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Java NIO

Top Ten New Things You Can Do with NIO

by Ron Hitchens, author of Java NIO
10/02/2002

New I/O? Why do we need a new I/O? What's wrong with the old I/O?

There's nothing wrong with the classes in the java.io package; they work just dandy -- for what they do. But it turns out there are quite a lot of things the traditional Java I/O model can't handle. Things like non-blocking modes, file locks, readiness selection, scatter/gather, and so on. These capabilities are widely available on most serious operating systems today (and a few comical ones, as well). They're not just nice to have; they're essential for building high-volume, scalable, robust applications, especially in the enterprise arena.

NIO brings a host of powerful new capabilities to the Java platform. Despite the fact that "N" stands for "New," NIO is not a replacement for the older I/O classes. It's an alternate approach to modeling I/O services, with less emphasis on the streaming model. NIO concentrates on providing consistent, portable APIs to access all sorts of I/O services with minimum overhead and maximum efficiency. NIO sweeps away many barriers to the adoption of Java where I/O performance is critical, allowing Java to compete on an equal footing with natively compiled languages.

Related Reading

Java NIO
By Ron Hitchens

In this article I'm not going to explain buffers, channels, selectors, and the other denizens of the NIO depths. There just isn't room here to do so properly. My book, Java NIO, does all that. In this space, I'll list some new things you can do with NIO that you couldn't do before in Java. If you need a little context as you go along, visit this page (part of Sun Microsystems' JDK documentation), which gives a brief synopsis and links into the J2SE 1.4 Javadoc.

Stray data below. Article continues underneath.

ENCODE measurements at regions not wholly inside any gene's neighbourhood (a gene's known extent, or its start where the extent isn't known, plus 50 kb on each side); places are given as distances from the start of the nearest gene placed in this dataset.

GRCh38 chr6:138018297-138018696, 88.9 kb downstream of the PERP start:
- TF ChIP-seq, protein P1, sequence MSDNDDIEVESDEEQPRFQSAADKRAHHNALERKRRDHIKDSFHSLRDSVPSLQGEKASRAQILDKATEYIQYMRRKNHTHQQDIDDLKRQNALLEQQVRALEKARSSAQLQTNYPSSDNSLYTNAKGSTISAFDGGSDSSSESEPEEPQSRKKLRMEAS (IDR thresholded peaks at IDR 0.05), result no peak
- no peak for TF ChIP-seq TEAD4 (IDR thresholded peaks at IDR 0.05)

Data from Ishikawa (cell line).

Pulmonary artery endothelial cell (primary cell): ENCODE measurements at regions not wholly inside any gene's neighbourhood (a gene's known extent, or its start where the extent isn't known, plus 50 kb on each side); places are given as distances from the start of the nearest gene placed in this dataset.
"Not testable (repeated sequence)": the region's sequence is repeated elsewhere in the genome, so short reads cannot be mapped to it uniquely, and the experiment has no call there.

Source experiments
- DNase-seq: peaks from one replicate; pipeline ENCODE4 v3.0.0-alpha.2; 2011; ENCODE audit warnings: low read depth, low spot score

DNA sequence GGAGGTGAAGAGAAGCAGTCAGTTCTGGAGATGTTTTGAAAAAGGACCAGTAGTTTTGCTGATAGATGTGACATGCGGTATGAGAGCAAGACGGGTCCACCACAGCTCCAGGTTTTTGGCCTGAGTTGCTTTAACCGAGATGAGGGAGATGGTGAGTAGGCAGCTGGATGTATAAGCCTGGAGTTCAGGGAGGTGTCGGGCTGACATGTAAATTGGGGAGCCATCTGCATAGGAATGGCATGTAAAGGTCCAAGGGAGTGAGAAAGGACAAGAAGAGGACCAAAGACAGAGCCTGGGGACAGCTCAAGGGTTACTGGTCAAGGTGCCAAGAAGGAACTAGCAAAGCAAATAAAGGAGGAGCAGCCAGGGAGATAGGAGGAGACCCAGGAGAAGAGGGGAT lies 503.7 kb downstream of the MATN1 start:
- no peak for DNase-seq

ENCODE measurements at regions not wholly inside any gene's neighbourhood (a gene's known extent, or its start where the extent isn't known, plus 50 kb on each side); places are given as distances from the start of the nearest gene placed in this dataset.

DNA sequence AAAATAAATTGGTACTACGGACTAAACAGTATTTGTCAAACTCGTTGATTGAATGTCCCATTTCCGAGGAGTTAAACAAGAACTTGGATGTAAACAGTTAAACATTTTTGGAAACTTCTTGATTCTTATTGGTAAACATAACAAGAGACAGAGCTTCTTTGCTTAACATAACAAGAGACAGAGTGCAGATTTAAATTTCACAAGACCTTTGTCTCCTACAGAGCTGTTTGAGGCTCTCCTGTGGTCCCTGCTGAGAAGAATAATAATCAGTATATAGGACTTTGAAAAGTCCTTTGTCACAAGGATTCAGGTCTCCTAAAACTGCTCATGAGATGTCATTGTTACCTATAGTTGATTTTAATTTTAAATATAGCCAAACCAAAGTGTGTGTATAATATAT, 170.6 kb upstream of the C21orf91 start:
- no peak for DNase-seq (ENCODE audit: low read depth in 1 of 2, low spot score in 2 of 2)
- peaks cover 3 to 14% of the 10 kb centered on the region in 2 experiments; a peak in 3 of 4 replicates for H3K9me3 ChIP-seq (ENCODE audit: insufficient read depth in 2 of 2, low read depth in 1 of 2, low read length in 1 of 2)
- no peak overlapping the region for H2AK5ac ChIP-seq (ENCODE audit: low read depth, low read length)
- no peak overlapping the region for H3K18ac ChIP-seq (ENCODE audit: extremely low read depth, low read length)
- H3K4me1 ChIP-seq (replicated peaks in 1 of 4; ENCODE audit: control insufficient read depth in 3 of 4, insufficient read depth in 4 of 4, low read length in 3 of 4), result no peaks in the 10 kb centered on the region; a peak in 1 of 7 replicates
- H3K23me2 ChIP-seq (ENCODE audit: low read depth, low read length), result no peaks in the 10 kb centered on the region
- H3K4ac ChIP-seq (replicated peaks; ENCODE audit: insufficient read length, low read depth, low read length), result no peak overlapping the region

So, without further ado, in the time-honored tradition of O'Reilly authors flogging their own books by cooking up lame top ten lists: Top Ten New Things You Can Do with NIO That You Couldn't Do Before (TTNTYCDW..., oh never mind).

10: File Locking

File locking is one of those things most programmers don't need very often. But for those of you who do need it, you know you simply can't live without it. Prior to NIO, there was no way, short of resorting to native methods, to set or check for file locks in Java applications. File locking is notoriously OS- (and even filesystem-) specific, so the native route is fraught with peril if you need any sort of portability.

With NIO, file locks are built right into the FileChannel class. It's now easy to create, test, and manage file locks on any platform that supports file locks at the OS level. File locks are generally needed when integrating with non-Java applications, to mediate access to shared data files. In Figures 1 and 2 (borrowed from my book) assume the writer process is a legacy application that can't be replaced. With NIO, new reader applications can be written in Java that use the same locking conventions to seamlessly integrate with the pre-existing, non-Java application.

Readers holding shared lock
Figure 1: Reader processes holding shared locks.

Writer holding exclusive lock
Figure 2: Writer process holding exclusive lock.